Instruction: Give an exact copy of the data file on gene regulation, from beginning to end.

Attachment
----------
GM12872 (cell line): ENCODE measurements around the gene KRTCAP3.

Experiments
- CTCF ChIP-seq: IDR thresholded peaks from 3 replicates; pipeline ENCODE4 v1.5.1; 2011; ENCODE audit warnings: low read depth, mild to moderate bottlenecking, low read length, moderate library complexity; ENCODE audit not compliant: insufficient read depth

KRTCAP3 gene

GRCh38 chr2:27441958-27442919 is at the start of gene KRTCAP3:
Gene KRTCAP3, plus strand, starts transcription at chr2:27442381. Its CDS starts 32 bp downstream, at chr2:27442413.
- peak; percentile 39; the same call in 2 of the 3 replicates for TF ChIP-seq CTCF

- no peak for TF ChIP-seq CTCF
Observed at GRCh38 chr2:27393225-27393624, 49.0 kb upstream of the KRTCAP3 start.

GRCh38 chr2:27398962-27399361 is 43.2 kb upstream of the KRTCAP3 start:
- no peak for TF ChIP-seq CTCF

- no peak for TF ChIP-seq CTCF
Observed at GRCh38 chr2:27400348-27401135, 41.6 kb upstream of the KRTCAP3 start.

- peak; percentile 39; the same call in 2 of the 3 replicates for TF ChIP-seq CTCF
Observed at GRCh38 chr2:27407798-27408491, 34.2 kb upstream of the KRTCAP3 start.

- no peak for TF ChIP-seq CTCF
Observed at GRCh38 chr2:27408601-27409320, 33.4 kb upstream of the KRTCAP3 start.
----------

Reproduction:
GM12872 (cell line): ENCODE measurements around the gene KRTCAP3.

Experiments
- CTCF ChIP-seq: IDR thresholded peaks from 3 replicates; pipeline ENCODE4 v1.5.1; 2011; ENCODE audit warnings: low read depth, mild to moderate bottlenecking, low read length, moderate library complexity; ENCODE audit not compliant: insufficient read depth

KRTCAP3 gene

GRCh38 chr2:27441958-27442919 is at the start of gene KRTCAP3:
Gene KRTCAP3, plus strand, starts transcription at chr2:27442381. Its CDS starts 32 bp downstream, at chr2:27442413.
- peak; percentile 39; the same call in 2 of the 3 replicates for TF ChIP-seq CTCF

- no peak for TF ChIP-seq CTCF
Observed at GRCh38 chr2:27393225-27393624, 49.0 kb upstream of the KRTCAP3 start.

GRCh38 chr2:27398962-27399361 is 43.2 kb upstream of the KRTCAP3 start:
- no peak for TF ChIP-seq CTCF

- no peak for TF ChIP-seq CTCF
Observed at GRCh38 chr2:27400348-27401135, 41.6 kb upstream of the KRTCAP3 start.

- peak; percentile 39; the same call in 2 of the 3 replicates for TF ChIP-seq CTCF
Observed at GRCh38 chr2:27407798-27408491, 34.2 kb upstream of the KRTCAP3 start.

- no peak for TF ChIP-seq CTCF
Observed at GRCh38 chr2:27408601-27409320, 33.4 kb upstream of the KRTCAP3 start.